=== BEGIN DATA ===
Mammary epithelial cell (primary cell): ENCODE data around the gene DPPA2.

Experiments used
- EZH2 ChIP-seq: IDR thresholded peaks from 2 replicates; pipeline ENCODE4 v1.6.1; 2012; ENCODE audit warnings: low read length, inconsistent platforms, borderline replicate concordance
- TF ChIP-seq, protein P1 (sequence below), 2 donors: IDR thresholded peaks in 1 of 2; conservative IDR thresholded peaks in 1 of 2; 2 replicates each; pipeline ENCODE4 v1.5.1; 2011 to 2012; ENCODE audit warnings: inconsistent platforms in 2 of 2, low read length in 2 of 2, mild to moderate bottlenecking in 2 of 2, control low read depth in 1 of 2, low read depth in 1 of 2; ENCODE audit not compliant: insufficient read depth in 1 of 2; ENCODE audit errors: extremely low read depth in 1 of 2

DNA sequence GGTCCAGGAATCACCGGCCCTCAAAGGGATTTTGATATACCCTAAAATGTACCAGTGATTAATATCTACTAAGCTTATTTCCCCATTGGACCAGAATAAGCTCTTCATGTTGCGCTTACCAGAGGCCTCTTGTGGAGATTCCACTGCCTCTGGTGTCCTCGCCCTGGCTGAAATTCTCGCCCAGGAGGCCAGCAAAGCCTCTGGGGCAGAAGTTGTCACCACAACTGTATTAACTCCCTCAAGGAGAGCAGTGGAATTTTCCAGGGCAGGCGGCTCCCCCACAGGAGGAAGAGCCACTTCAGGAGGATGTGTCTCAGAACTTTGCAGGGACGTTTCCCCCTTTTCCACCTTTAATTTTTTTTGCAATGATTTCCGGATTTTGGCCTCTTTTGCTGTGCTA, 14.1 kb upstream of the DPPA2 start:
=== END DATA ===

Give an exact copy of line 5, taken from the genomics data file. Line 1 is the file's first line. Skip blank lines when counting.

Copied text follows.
DNA sequence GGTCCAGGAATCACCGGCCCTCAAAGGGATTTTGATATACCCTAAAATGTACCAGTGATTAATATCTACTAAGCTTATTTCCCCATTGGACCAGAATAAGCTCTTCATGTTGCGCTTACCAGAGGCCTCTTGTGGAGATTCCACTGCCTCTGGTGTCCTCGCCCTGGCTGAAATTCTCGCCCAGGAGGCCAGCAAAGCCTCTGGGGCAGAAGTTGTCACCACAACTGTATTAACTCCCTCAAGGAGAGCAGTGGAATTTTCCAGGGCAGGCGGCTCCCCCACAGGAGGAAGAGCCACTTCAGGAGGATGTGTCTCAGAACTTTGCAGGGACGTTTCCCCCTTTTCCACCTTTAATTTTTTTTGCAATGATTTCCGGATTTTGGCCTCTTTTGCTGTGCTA, 14.1 kb upstream of the DPPA2 start: